The article in the Saturday Telegraph Magazine this weekend prompted me to reflect on the importance of checking out your chosen therapist very thoroughly. Are they a member of a professional body with a Code of Ethics or, at the very least, a member of the Complementary and Natural Healthcare Council? What qualifications do they have? Do they receive regular supervision for their work? Testimonials claiming success of treatments are often not permitted on websites but if you can obtain a ‘word of mouth’ recommendation from a former client, then that will be reassuring.
I have seen many clients who have been seriously damaged mentally, not only by talking therapy and complementary therapy practitioners but also by health professionals such as physiotherapists, consultants, GPs, etc. An ill chosen remark or a patronising approach can be devastating, as can a patronising or overbearing attitude.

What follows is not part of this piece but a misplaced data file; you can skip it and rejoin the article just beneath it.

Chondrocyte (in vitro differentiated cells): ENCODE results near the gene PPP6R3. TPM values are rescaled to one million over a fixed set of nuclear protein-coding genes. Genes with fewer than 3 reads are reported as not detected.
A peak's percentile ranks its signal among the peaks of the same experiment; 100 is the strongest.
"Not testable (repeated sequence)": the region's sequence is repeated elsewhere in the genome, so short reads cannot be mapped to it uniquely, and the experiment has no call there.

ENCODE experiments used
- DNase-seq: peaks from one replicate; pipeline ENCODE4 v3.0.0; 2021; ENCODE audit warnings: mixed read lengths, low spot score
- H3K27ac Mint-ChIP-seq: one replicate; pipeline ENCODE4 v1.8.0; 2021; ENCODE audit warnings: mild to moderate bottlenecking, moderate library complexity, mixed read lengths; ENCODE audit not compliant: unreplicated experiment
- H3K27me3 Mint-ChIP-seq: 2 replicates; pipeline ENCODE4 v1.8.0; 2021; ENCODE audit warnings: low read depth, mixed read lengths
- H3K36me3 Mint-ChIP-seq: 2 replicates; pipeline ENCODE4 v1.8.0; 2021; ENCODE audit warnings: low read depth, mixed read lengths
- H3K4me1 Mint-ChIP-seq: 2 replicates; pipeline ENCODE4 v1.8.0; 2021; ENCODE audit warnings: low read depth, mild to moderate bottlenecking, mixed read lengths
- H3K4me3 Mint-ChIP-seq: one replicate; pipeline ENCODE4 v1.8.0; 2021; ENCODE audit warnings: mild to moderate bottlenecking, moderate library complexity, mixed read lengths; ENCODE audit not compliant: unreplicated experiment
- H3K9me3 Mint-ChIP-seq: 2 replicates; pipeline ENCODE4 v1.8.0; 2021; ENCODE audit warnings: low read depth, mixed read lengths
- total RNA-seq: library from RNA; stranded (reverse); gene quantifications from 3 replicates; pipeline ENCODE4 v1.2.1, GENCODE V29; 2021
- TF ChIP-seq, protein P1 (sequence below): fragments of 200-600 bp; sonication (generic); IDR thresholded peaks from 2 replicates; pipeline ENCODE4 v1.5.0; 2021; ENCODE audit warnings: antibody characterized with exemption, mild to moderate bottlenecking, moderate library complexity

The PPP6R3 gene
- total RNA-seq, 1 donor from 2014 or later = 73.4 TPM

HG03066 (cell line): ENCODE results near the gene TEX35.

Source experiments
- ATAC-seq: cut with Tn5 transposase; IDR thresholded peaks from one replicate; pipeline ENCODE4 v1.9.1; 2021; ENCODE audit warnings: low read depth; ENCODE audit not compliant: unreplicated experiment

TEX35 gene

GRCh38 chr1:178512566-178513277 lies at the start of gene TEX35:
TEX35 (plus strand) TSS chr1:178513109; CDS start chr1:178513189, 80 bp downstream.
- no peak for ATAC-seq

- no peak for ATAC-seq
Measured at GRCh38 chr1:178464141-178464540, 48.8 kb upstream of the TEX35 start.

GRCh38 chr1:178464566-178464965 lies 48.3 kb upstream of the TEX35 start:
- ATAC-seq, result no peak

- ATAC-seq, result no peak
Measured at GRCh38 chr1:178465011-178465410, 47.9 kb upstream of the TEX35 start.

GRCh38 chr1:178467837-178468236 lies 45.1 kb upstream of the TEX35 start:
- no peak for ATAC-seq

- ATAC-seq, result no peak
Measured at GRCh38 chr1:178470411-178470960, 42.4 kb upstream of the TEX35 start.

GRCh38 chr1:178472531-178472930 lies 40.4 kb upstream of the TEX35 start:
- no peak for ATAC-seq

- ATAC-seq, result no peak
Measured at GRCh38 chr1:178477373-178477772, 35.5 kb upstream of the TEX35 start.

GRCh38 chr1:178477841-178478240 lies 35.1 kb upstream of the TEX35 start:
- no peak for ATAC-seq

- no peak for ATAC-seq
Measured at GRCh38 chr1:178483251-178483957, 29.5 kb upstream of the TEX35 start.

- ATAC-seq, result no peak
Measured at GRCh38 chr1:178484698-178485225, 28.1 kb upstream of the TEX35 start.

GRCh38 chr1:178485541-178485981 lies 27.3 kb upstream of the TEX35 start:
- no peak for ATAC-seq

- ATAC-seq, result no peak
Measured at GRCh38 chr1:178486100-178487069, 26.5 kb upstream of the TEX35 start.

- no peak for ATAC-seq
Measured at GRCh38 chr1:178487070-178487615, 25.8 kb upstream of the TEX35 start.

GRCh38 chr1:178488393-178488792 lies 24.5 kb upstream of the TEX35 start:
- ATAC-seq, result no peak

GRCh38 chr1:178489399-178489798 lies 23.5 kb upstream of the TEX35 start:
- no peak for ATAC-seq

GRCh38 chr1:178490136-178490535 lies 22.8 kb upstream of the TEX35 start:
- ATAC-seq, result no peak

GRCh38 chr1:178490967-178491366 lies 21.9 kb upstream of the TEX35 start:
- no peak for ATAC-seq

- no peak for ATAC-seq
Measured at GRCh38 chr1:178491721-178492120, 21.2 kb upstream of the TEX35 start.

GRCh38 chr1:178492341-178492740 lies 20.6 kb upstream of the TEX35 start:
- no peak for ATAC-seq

Boundaries to the therapeutic relationship are also important. Sessions are normally time limited – counselling sessions typically last 50 minutes to one hour. Hypnotherapy sessions are sometimes longer but no session should ever be open ended. There may be an occasion, if the client has become very distressed for example, that a session may be extended but this should never become the norm.
Many different therapies can be effective in healing old wounds, dealing with the past or relaxing a client physically, but an ill chosen word can easily re-traumatise a client or dramatically reduce a client’s confidence. The therapist is often perceived as a figure of authority so any unfortunate remark will have a much greater impact.
So, buyer beware! Make sure you have chosen your therapy practitioner carefully and gathered as much information as possible about them before you enter into a relationship with your chosen therapist.